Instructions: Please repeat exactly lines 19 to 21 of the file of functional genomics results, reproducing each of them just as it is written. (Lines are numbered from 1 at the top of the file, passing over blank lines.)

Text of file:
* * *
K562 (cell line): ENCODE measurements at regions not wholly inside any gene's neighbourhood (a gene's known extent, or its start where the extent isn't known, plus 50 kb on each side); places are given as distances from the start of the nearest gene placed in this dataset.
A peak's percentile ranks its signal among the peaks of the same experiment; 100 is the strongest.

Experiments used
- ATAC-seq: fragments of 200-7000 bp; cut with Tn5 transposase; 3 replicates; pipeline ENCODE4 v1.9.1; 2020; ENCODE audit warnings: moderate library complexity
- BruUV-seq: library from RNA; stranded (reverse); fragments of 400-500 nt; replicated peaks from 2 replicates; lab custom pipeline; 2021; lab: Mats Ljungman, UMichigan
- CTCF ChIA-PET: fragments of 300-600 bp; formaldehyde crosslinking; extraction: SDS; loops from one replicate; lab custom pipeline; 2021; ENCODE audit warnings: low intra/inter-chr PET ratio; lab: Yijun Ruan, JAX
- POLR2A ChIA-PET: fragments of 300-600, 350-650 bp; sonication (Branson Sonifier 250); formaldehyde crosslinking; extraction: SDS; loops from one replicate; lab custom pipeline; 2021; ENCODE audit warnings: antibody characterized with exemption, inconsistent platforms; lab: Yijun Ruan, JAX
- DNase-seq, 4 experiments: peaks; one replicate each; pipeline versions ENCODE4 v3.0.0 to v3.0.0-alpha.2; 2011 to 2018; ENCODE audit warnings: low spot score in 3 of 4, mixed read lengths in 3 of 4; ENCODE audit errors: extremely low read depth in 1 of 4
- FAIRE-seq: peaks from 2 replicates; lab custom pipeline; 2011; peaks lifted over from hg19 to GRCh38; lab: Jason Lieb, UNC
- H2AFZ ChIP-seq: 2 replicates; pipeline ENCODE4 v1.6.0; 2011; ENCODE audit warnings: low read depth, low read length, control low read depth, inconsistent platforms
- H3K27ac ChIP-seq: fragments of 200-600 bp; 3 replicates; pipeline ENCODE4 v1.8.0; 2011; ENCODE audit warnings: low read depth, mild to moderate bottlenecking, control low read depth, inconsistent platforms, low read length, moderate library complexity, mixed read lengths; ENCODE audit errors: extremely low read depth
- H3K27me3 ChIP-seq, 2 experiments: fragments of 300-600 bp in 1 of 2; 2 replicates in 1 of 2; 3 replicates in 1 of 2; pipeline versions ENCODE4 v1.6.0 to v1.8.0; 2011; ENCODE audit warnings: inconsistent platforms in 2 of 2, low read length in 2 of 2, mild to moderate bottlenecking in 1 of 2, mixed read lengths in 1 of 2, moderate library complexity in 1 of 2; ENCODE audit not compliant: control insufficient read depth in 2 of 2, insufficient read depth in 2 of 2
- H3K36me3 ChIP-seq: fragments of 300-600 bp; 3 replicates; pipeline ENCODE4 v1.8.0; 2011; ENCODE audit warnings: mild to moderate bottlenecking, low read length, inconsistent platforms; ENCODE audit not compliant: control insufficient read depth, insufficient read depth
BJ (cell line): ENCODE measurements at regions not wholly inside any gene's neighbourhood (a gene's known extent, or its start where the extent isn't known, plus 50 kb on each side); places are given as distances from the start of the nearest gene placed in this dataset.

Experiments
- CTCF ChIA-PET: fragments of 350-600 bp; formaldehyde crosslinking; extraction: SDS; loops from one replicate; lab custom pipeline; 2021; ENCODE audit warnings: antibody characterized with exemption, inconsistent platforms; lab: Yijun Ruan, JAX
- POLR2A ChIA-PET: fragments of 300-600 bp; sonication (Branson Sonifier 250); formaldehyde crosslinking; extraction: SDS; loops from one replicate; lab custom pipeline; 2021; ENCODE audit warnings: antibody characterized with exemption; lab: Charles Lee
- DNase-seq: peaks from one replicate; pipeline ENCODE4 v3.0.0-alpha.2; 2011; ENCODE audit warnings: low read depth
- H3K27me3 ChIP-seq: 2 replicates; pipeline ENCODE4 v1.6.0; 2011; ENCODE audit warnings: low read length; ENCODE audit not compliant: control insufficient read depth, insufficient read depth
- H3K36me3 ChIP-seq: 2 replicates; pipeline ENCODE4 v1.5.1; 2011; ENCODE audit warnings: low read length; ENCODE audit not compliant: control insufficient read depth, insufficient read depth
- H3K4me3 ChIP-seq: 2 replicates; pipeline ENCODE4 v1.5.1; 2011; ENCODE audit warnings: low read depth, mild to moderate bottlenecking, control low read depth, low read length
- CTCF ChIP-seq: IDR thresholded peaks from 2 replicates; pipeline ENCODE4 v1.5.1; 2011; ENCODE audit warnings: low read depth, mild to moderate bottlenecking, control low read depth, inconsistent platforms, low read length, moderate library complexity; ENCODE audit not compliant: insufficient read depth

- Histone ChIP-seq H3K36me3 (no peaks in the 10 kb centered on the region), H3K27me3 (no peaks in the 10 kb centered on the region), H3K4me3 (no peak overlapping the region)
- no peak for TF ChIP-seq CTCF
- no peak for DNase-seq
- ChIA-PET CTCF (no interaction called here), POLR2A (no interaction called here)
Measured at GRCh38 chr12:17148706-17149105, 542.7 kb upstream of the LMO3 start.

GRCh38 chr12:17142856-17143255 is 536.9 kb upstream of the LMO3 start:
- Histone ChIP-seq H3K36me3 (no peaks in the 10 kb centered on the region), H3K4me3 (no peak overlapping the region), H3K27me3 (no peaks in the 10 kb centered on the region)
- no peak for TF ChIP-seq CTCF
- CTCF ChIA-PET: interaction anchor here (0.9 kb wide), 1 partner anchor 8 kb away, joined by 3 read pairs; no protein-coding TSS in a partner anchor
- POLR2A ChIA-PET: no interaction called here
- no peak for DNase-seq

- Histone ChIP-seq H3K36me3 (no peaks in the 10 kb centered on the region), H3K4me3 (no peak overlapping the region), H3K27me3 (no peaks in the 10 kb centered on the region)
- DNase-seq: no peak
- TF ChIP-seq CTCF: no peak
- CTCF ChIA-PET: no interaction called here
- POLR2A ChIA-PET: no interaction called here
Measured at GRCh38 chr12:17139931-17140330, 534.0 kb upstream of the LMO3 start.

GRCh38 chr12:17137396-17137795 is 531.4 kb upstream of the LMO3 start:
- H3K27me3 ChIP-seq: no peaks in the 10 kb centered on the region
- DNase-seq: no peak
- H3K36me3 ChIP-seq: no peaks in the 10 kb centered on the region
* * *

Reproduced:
- H3K27me3 ChIP-seq: 2 replicates; pipeline ENCODE4 v1.6.0; 2011; ENCODE audit warnings: low read length; ENCODE audit not compliant: control insufficient read depth, insufficient read depth
- H3K36me3 ChIP-seq: 2 replicates; pipeline ENCODE4 v1.5.1; 2011; ENCODE audit warnings: low read length; ENCODE audit not compliant: control insufficient read depth, insufficient read depth
- H3K4me3 ChIP-seq: 2 replicates; pipeline ENCODE4 v1.5.1; 2011; ENCODE audit warnings: low read depth, mild to moderate bottlenecking, control low read depth, low read length